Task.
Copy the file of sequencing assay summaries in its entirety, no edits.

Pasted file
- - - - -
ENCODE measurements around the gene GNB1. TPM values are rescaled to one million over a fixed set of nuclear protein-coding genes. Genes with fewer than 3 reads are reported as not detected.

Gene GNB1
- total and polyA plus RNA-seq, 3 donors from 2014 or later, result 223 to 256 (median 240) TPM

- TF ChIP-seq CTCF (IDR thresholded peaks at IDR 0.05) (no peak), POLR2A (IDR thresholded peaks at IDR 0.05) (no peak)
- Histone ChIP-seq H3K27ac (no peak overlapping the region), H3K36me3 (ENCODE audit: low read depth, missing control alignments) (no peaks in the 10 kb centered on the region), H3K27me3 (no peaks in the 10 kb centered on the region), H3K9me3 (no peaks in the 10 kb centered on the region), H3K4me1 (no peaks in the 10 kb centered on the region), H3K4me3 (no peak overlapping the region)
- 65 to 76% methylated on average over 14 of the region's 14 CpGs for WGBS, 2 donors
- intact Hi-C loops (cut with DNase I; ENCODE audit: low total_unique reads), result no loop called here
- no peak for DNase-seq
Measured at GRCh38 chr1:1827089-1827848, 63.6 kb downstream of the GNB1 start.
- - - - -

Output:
ENCODE measurements around the gene GNB1. TPM values are rescaled to one million over a fixed set of nuclear protein-coding genes. Genes with fewer than 3 reads are reported as not detected.

Gene GNB1
- total and polyA plus RNA-seq, 3 donors from 2014 or later, result 223 to 256 (median 240) TPM

- TF ChIP-seq CTCF (IDR thresholded peaks at IDR 0.05) (no peak), POLR2A (IDR thresholded peaks at IDR 0.05) (no peak)
- Histone ChIP-seq H3K27ac (no peak overlapping the region), H3K36me3 (ENCODE audit: low read depth, missing control alignments) (no peaks in the 10 kb centered on the region), H3K27me3 (no peaks in the 10 kb centered on the region), H3K9me3 (no peaks in the 10 kb centered on the region), H3K4me1 (no peaks in the 10 kb centered on the region), H3K4me3 (no peak overlapping the region)
- 65 to 76% methylated on average over 14 of the region's 14 CpGs for WGBS, 2 donors
- intact Hi-C loops (cut with DNase I; ENCODE audit: low total_unique reads), result no loop called here
- no peak for DNase-seq
Measured at GRCh38 chr1:1827089-1827848, 63.6 kb downstream of the GNB1 start.